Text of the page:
Jigna Open Space Framework and Programming
Image Credit: Design Workshop

Public Perspective

Abuja residents move to Abuja for a better life. Health and access to nature and green spaces is typically part of that plan. Residents understand the broader importance of these spaces in the city. They are often better educated and better off than Lagosians and are more vocal about their communities. Some are even resentful of government’s inability to protect the assets of the Capital City.

Park Development Principles

Principles are used to clarify and align a diverse set of interests:

  • Sound environmental practices and authentic ecological and vegetation communities.
  • Emphasis on a passive physical program with minimal environmental and visual impact.
  • Varied means of accessing the area, e.g. walking, hiking and bicycle trails, and public transit.
  • Educational and youth programs to nurture stewardship.
  • Rigorous ongoing management and maintenance operations.

Landscape Restoration Program

The Landscape Restoration Plan is focused on the revitalization of key native species, ecosystems and physical assets:

  • Restored Forest/Woodland
  • Restored Park and Shrub Savanna
  • Protected and Restored Riverine Corridors
  • Re-introduced Extinct Rain Forest
  • Cultural and Archaeological Assets
Jigna Open Space Rejuvenation and Programming
Image Credit: Design Workshop

Concept Master Plan

The plan promotes strategic relationships between open space corridors and built-up areas. Relationships to future community development are defined. Plans are organized around an open space network that integrates with external open space systems. Restored forests and savannah areas meet recreational meadows. Open space fingers below the site are revitalized to connect to city open space as framed in the original capital plan.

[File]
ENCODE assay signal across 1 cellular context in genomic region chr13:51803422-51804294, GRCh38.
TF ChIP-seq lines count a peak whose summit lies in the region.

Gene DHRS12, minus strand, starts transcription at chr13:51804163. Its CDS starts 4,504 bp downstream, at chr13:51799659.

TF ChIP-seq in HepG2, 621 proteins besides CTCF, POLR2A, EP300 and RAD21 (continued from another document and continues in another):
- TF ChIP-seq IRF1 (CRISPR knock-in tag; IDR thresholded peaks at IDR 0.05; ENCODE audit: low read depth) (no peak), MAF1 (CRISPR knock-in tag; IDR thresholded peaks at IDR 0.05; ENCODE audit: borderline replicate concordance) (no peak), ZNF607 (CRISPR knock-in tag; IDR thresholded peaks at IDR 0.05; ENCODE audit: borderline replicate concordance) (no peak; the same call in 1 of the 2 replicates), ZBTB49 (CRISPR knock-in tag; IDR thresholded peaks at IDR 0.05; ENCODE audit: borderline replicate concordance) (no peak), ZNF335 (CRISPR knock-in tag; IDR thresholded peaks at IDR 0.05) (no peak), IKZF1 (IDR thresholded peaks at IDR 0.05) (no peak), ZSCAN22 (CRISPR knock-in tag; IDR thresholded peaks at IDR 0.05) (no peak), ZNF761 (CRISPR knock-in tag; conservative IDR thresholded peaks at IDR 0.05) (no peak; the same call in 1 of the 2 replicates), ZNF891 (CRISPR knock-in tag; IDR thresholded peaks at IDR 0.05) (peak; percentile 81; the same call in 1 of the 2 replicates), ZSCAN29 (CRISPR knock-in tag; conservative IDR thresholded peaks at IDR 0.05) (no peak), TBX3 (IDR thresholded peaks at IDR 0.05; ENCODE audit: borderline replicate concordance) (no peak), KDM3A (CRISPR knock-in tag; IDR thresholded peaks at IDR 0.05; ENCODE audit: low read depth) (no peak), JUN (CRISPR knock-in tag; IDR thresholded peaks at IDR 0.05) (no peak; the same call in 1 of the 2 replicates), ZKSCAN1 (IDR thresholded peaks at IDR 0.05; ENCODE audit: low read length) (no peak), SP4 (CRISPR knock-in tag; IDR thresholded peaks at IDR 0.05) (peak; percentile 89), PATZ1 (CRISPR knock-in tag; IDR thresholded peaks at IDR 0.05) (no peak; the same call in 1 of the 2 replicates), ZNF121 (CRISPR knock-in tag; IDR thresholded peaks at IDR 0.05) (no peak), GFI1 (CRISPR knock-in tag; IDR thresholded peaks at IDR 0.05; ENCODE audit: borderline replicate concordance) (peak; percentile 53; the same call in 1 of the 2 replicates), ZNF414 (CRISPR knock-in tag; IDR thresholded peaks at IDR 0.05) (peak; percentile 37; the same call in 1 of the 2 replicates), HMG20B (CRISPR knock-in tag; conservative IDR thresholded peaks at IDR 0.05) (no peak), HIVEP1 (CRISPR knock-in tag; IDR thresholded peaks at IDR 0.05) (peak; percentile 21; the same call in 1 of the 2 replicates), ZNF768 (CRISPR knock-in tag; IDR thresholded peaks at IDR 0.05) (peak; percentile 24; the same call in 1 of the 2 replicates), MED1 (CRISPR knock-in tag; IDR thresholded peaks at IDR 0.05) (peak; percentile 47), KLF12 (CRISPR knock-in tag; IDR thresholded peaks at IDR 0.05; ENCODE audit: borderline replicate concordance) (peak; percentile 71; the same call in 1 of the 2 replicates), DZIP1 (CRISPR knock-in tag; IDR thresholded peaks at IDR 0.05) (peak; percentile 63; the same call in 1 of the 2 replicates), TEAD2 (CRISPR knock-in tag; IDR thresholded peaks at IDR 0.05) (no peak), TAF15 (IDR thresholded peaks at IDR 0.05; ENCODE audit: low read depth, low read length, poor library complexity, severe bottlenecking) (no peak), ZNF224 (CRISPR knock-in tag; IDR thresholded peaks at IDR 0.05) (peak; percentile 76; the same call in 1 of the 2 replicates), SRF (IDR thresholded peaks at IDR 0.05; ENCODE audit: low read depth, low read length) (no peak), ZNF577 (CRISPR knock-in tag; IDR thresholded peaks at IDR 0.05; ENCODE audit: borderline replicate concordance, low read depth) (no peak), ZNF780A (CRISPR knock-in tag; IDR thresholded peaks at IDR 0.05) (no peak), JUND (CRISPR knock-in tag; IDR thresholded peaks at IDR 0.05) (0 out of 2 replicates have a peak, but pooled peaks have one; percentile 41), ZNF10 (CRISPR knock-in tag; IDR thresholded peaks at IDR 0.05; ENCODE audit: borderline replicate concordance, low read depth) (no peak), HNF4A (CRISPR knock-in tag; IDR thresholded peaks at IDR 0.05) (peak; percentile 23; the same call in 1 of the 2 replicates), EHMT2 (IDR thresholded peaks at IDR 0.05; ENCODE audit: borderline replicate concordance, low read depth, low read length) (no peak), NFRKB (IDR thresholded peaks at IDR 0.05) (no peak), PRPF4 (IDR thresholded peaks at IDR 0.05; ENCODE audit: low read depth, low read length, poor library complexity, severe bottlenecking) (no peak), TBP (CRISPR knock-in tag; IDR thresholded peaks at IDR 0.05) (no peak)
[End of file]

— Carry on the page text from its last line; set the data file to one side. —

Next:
Program in recreational meadows includes indigenous pavilions and overlooks, naturalized event space, a nature center and modest sports fields. Restored riparian corridors will be designed to manage storm water flow and control erosion. Auto access is limited to the edges of the open space system.

Viewshed impact analyses were completed to further guide the positioning of the proposed development program.

LOOKING AHEAD

Lagos and Abuja are two vastly different cities, but cities that can learn from one another. Complementary and balanced perspectives can be used to guide public realm development. Such perspectives can work together to drive synergistic outcomes:

  • Large Scale Planning and Incremental Localized Development
  • Government Leadership and Community-Driven Design
  • Environmental Health and Economic Development